may well have changed over the years, but their primary image has
    remained the same: four figures in tuxedos with giant eyeballs as heads.
    There were rumors over the years that their ranks included some very
    famous people. But the likelier story told here is that they were
    spawned by a group of creative misfits from near Shreveport, La., who
    were drawn to leave the conservative South and head toward the
    countercultural haven of the San Francisco Bay Area around 1970.

  • Viktor Ivanov

    “Winter on fire”! It should be high on every list for documentaries for the last year. And I’m shocked that, it didn’t even make yours…

    • Gilles Beleuze

      i wouldn’t consider Winter on Fire one of the top 2015 documentaries. for me the documentary lacks something essential which is political discussion. they chose to vilanize the government’s military forces instead of showing who controls it. it pictures the evil on people who are merely obeying orders. when someone gets hurt or dies, the movie blames the military forces, not the one who ordered it to shoot to kill.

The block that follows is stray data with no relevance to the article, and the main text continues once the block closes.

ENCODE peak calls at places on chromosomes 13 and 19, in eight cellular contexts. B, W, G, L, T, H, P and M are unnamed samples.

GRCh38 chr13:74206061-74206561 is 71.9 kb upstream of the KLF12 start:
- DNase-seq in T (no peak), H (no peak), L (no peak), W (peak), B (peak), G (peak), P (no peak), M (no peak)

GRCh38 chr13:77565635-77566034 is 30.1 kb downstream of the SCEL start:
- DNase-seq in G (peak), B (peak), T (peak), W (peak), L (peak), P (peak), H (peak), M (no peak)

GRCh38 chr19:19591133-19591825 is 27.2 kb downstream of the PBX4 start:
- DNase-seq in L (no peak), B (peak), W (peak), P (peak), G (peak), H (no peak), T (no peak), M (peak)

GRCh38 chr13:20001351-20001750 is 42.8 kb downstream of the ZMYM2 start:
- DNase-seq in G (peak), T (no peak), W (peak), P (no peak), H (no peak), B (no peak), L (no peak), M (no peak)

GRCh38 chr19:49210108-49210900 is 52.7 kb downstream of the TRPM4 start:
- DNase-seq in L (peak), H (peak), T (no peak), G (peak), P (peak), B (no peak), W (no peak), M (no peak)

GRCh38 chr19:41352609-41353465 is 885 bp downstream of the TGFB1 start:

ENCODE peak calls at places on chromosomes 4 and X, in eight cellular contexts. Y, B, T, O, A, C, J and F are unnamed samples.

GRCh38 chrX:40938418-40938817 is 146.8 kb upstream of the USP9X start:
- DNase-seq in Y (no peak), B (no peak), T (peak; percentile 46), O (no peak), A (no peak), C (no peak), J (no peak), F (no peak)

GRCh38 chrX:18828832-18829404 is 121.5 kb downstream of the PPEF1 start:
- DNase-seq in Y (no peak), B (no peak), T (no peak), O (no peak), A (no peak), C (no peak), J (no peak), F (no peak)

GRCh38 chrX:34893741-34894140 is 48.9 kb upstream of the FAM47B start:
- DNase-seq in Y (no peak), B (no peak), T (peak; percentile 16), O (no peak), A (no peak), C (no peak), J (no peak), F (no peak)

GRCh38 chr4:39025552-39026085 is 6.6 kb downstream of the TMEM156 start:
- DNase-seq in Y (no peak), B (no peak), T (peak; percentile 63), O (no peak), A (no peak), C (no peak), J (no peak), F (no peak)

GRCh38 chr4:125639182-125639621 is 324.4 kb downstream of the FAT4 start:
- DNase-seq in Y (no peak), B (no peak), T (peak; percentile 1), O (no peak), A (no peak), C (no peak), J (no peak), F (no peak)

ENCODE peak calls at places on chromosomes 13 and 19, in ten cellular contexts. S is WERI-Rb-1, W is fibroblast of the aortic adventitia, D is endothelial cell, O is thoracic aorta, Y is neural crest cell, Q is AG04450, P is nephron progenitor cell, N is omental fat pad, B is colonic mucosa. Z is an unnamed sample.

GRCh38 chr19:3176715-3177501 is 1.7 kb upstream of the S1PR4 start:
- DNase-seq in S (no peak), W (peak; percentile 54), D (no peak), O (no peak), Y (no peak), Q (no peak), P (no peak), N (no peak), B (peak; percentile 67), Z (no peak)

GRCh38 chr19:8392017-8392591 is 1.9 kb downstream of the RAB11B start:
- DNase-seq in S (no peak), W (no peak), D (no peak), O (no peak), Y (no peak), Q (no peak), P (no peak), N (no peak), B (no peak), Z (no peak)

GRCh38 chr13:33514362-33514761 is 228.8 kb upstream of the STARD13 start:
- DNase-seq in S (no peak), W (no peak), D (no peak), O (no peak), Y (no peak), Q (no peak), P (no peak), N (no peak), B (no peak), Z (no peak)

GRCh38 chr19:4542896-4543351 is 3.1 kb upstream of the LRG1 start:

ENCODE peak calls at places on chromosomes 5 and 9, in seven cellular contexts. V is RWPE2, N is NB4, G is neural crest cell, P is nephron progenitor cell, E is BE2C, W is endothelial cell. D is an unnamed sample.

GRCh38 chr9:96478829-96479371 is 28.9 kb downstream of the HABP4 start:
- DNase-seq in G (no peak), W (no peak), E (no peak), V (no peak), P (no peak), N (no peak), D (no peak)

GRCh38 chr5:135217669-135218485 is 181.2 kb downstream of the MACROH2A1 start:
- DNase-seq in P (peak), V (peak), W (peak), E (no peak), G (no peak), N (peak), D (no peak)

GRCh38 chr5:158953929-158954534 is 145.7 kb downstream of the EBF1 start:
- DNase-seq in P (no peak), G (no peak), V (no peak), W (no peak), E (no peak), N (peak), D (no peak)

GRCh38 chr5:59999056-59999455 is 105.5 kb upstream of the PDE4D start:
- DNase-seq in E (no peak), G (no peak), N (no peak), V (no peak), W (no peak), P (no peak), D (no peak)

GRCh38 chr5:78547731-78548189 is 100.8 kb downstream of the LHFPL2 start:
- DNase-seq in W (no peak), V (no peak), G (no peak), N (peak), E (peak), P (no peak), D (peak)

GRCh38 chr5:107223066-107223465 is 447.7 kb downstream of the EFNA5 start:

• Afinso Sousa Soares

    Racing Extinction 2015 is on top of my list

  • Slobodan Cedic

    This one is very good!

    • It is indeed, I highly enjoyed it. But it’s a documentary TV series, not a documentary film 🙂

  • Jewow

    Jaco (2015)???

  • Pingback: List Friday: The 10 Best Documentaries of 2015 – reviews by jo()